Here's What You Need to Remember: While its Belgorod carrier appears to be well on the way to deployment readiness, little is known about the production status and delivery timeline of the Poseidon drone itself.
The first special-purpose submarine to house Russia’s Poseidon nuclear drones has been given its post-trials assignment, bringing the upcoming weapon of mass destruction one step closer to deployment.
Citing a source close to Russia’s Defense Ministry, Russian state news outlet TASS reported earlier this week that the Belgorod special-purpose submarine will be commissioned to enter service in Russia’s Pacific Fleet after it passes state trials. “According to preliminary information, the Belgorod submarine will serve in the Pacific Ocean after commissioning. However, it would be able to perform missions in any location of the World Ocean,” the source said. Belgorod is slated to enter state trials in May 2021, following a delay reportedly brought on by the coronavirus pandemic.
The Belgorod is a massive, bespoke special-purpose vessel that was built from the hull of an unfinished Oscar-II cruise missile submarine. It can reportedly house everything from Losharik mini-submarines to Klavesin-2R underwater drone submarines. It appears that the Belgorod—the first submarine to carry Poseidon drones—can accommodate as many as six units. Russia plans to deploy just over thirty Poseidon drones in total. With its unique construction history, the Belgorod cannot easily be reproduced; it would not be cost-efficient to do so in any case. Instead, the Navy has laid plans for a new line of submarines specially built to accommodate Poseidon drones. The Khabarovsk class, also known as Project 09851, is widely expected to consist of four submarines that displace around ten thousand tons and are capable of carrying up to eight Poseidon drones. The lead submarine Khabarovsk is expected to be commissioned in 2023, with the second—Ulyanovsk—to follow by 2027. No production timeline has been provided for the remaining two Khabarovsk vessels. Given the long-term nature of this project, there is a possibility that the follow-up vessels to the Khabarovsk will differ substantially from the former and be designated as part of a different class to reflect those potential changes.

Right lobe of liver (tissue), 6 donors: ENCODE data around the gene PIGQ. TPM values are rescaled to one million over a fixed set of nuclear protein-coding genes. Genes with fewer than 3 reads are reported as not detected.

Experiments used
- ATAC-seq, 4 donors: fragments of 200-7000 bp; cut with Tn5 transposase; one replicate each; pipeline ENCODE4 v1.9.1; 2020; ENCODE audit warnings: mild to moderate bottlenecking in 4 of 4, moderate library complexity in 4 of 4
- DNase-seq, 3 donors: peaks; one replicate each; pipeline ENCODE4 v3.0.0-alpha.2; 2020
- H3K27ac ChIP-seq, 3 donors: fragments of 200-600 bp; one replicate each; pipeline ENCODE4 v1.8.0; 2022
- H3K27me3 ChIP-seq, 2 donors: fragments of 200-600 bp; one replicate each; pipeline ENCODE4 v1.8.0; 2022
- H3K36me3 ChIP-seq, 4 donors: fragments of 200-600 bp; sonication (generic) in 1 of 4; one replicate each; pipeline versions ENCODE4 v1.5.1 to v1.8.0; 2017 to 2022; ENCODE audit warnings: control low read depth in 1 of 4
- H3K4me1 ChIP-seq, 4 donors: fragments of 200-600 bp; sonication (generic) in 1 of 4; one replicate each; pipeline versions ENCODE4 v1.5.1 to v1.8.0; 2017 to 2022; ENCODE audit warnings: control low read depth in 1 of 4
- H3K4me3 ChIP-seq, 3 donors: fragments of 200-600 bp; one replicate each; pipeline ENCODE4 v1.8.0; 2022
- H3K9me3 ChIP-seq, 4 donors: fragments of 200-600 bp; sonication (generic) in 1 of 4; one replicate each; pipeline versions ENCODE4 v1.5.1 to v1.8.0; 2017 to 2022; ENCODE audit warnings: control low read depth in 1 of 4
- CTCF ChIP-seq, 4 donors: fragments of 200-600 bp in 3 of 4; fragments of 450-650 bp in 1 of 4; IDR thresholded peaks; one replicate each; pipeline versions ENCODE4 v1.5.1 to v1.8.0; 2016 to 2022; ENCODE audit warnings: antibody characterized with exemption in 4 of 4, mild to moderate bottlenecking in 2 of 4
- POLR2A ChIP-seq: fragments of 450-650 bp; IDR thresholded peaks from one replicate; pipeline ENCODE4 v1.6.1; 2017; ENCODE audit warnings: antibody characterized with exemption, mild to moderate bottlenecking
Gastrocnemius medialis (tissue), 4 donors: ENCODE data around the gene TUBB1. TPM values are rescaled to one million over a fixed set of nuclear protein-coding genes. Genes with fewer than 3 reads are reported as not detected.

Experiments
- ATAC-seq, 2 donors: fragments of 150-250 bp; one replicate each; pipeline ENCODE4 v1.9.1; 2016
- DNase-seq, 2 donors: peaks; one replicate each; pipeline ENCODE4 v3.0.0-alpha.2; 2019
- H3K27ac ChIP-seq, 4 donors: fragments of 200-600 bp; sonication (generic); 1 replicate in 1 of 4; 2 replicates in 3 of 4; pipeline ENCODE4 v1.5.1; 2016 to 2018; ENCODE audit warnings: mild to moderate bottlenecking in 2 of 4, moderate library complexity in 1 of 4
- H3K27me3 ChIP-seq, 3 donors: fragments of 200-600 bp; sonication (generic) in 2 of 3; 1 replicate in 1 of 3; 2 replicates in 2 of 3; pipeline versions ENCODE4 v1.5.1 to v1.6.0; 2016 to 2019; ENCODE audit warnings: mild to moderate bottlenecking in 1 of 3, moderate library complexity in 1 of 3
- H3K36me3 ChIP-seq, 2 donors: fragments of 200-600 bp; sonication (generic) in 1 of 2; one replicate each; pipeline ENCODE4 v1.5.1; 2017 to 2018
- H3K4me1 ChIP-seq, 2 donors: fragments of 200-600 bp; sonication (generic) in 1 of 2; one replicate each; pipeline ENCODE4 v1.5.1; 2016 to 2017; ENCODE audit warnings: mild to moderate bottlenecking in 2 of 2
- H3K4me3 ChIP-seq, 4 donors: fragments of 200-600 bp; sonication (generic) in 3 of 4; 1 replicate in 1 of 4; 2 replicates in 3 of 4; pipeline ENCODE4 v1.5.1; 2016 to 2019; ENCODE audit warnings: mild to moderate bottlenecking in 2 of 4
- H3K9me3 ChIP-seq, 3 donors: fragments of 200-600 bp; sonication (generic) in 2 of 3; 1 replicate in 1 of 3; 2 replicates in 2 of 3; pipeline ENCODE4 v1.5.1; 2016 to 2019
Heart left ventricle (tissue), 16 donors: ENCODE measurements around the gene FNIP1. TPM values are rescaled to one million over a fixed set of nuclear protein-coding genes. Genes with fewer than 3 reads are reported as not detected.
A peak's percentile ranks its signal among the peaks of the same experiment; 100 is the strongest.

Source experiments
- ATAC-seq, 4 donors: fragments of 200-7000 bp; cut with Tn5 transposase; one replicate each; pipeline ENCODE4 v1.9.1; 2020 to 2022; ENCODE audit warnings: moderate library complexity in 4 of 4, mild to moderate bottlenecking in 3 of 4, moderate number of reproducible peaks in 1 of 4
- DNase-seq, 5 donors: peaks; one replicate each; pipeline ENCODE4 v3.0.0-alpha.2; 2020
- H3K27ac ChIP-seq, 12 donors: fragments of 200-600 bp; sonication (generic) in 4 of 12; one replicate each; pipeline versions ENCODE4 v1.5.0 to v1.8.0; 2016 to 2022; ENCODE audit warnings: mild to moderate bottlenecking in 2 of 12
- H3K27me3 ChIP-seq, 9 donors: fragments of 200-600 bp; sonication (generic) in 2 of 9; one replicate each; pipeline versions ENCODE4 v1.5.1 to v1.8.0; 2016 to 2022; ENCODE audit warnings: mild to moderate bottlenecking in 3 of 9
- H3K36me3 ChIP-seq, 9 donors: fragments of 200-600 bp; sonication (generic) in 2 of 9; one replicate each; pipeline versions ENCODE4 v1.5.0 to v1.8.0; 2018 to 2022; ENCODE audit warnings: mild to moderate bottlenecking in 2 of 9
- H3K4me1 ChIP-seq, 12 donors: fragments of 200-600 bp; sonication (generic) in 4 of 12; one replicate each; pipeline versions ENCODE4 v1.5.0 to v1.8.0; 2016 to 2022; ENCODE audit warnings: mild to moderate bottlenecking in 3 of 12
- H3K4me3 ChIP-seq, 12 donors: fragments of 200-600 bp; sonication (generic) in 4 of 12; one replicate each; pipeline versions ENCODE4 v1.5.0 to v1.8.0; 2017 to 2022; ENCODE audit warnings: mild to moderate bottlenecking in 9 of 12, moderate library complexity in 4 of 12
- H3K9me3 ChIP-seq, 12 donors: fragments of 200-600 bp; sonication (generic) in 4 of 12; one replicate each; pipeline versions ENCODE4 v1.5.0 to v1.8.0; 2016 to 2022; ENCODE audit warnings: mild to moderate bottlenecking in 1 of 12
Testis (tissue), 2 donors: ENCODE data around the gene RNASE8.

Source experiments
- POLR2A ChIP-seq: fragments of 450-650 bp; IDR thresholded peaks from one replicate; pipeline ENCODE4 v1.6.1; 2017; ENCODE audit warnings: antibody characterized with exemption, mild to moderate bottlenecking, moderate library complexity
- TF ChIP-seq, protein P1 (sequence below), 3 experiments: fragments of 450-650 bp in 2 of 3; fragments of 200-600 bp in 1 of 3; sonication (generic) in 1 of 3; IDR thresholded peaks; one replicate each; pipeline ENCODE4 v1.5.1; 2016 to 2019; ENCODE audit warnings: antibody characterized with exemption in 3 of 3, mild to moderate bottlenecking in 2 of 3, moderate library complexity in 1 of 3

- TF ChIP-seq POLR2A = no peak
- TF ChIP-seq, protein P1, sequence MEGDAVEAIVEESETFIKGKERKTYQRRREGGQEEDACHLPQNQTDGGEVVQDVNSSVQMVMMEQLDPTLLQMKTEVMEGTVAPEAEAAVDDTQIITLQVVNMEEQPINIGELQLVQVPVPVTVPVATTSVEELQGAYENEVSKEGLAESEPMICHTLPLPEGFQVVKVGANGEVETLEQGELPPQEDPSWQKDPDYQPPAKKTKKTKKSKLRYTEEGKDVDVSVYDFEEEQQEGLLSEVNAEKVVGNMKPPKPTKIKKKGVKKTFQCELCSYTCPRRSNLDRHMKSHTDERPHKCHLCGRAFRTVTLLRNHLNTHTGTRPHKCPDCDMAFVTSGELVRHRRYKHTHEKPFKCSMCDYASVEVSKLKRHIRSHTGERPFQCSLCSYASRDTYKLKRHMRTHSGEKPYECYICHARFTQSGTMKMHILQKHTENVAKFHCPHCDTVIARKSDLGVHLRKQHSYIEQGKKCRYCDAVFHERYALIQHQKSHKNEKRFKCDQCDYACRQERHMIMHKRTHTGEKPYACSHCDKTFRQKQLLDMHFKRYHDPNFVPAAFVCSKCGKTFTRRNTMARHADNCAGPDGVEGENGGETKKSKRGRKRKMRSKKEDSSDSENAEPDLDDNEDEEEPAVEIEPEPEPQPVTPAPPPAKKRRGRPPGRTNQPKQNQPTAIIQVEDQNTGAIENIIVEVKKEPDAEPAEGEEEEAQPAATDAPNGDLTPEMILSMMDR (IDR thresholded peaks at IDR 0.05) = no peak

One of the six new weapons unveiled by Russian president Vladimir Putin during his 2018 state address, Poseidon is a nuclear-powered underwater drone armed with a two-megaton atomic payload. The warhead can be detonated “thousands of feet”' below the surface and is meant to generate a radioactive tsunami capable of contaminating everything within a substantial area of effect. Capable of destroying large coastal cities, Poseidon poses an obvious strategic threat against U.S. infrastructure. Boasting a reported top speed of two hundred kilometers and a maximum depth of one kilometer, the Kremlin believes that Poseidon travels too fast and too deep to be reliably intercepted; it can also execute “three-dimensional” evasive maneuvers to further boost its survivability. Russian military experts have noted that Poseidon could also have battlefield use as a tactical weapon against U.S. carrier strike groups (CSG’s) and other North Atlantic Treaty Organization (NATO) maritime assets.
While its Belgorod carrier appears to be well on the way to deployment readiness, little is known about the production status and delivery timeline of the Poseidon drone itself. Substantive updates have been few and far between; Russia’s Defense Ministry published a thirty-second clip in 2019 titled “Field tests of the Poseidon complex,” but the footage scarcely revealed any new information.
Mark Episkopos is a national security reporter for the National Interest. This article first appeared earlier this year.